Figure 2. The hardware platform used for data ac quistion.
CompactRIO Chassis: This is a hardware by National
Instruments for the acquisition module to work.
Analog input output module—cRIO9215—This is the
hardware to convert the real time signa ls into a format
that the simulator can use.
Simulation Computer: The normal computers based
on X86 processor with necessary processing power
and storage capacity.
LabVIEW (short for Laboratory Virtual Instrumentation
Engineering Workbench) is a platform and development
environment for a visual programming language. The
advantage of LabVIEW is the extensive support for ac-
cessing instrumentation hardware. Drivers and abstrac-
tion layers for many different types of instruments and
buses are included or are available as graphical nodes.
The abstraction layers offer standard software interfaces
to communicate with hardware devices. The driver inter-
faces available in LabVIEW save program development
In our implementation we have used a new hardware
driver topology (DAQmxBase) , which consists mainly of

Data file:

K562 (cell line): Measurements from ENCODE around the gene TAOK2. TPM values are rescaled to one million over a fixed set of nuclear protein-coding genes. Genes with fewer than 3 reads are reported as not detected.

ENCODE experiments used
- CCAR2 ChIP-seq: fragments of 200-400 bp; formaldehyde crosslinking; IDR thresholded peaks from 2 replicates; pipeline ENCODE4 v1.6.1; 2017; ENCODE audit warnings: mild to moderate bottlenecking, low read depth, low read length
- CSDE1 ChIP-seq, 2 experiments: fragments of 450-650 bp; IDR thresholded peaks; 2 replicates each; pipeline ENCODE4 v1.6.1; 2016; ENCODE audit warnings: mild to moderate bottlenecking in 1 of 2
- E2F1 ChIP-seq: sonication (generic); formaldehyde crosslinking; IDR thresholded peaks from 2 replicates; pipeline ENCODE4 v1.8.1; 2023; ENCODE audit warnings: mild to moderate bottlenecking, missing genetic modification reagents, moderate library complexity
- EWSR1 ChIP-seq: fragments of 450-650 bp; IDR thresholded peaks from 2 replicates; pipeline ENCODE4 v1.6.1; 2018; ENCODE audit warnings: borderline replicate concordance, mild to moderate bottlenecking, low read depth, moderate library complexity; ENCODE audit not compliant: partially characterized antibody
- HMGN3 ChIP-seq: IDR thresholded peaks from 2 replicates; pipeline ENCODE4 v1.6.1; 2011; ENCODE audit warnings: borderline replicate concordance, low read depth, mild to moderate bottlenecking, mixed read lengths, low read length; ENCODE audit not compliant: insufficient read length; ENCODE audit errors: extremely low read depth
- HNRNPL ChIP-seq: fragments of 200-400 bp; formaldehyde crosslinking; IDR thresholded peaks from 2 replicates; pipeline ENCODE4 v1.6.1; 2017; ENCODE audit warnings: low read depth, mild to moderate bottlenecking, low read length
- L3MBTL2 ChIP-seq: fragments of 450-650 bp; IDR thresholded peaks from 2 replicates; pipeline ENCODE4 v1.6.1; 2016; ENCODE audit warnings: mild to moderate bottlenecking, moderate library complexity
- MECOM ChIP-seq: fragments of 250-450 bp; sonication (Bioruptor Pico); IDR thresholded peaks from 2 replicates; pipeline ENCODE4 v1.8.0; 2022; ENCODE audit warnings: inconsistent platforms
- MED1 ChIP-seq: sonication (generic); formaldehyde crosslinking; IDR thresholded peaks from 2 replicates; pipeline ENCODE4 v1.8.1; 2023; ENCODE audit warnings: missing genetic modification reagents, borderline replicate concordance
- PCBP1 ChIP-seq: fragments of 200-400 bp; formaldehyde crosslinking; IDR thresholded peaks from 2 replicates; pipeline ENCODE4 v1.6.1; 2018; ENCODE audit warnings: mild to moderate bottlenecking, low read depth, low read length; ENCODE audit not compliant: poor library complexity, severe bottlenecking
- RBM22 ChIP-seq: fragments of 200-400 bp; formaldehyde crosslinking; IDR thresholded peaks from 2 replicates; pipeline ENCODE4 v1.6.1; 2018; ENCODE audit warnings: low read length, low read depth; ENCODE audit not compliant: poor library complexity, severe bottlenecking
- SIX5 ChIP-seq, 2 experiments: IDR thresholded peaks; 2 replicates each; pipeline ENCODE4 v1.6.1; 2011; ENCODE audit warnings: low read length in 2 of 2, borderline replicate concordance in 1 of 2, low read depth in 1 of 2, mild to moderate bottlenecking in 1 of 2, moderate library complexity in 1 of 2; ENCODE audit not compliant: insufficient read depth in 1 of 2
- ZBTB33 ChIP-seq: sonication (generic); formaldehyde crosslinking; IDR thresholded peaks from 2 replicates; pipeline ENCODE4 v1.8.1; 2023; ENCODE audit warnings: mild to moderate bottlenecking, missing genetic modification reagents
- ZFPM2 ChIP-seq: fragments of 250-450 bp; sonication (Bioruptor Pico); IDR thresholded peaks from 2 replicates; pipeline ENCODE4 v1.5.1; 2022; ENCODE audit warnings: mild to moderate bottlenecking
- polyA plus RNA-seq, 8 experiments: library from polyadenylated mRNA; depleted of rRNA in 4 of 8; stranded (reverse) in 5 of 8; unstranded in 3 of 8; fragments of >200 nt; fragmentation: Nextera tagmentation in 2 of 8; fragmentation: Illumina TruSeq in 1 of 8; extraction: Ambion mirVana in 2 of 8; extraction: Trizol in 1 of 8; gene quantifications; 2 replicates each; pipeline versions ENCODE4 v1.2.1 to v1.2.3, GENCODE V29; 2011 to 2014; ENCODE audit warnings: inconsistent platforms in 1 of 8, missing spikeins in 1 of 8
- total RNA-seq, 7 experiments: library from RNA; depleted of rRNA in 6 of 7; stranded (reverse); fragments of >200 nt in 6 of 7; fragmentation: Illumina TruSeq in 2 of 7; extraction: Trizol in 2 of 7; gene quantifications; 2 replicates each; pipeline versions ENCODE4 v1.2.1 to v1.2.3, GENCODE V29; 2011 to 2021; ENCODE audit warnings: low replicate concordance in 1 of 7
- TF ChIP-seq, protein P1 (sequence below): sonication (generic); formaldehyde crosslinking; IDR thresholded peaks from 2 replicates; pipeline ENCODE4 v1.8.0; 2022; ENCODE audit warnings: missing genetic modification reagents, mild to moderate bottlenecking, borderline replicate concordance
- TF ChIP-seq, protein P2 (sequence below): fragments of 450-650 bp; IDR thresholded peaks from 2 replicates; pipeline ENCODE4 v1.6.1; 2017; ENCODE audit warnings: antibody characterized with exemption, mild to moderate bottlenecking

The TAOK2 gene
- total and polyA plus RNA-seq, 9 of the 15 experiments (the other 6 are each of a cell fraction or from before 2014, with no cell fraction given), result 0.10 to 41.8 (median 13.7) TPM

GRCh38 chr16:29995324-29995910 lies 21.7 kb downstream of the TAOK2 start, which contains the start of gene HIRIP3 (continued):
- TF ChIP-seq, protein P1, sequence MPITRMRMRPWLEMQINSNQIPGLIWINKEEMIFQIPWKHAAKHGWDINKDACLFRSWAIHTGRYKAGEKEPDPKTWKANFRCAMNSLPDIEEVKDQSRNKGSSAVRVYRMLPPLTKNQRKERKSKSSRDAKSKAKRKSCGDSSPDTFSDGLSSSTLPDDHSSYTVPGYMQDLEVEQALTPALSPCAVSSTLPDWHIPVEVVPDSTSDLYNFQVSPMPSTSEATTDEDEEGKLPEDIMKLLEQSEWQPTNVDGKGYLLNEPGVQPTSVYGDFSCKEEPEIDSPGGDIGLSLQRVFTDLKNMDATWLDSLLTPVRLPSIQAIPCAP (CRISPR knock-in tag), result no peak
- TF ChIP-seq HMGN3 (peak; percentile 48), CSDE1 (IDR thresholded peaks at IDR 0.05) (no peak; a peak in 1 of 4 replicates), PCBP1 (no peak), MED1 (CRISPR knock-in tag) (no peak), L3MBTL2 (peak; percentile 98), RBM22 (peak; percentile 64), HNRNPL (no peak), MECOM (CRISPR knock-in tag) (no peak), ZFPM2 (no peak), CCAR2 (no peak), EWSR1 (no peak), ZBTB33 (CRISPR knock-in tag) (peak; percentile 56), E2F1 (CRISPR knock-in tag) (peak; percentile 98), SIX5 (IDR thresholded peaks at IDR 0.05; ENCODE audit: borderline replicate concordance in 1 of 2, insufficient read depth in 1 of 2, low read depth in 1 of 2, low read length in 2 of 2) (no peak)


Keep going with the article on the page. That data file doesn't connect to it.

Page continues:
G-coded components with only a few register calls
through NI Measurement Hardware DDK (Driver De-
velopment Kit) function. This provides platform inde-
pendent hardware access to many data acquisition and
instrumentation devices. These features are useful in ac-
quiring the signals from the hardware that are interfaced
with the simulator.
2.4. Proposed Model
The proposed model consists of a driving operation sys-
tem, simulation control system and vision simulation
system, knowledge base and an evaluation system as
shown in Figure 3 below.
Copyright © 2012 SciRes. JTTs
R. ADARSHA ET AL. 65
Figure 3. Working model.
1) Database: The database part of the block diagram
includes the database, knowledge base, visual base and
an evaluation system where all the values required for the
evaluation of the task and the vehicle environment videos
2) Operational and control part: This part includes the
driving operation system, simulation control system, vi-
sion simulation system and kinematics simulation system.
All these are useful in actuating the necessary control
3) User: Depending on the user, the values from the
component enters the operation part which is then evalu-
ated by the database part.
3. Simulator Development
The simulator is designed in such a way that a vid eo will
be continuously running on the GUI displayed on a PC
monitor and depending on the situation (shown on the
video), the driver has to react. For example, if a particu-
lar situation occurs at the 12th second, the user has to
react within few seconds (depending on the critically of
the event occurred). Thus the driver is monitored to see
whether necessary actions are performed by him or not.
Some of the operations that are simulated in our study
are as follows:
1) Accelerate: Here the user has to apply some pres-
sure on the accelerator pedal. If the user is not doing so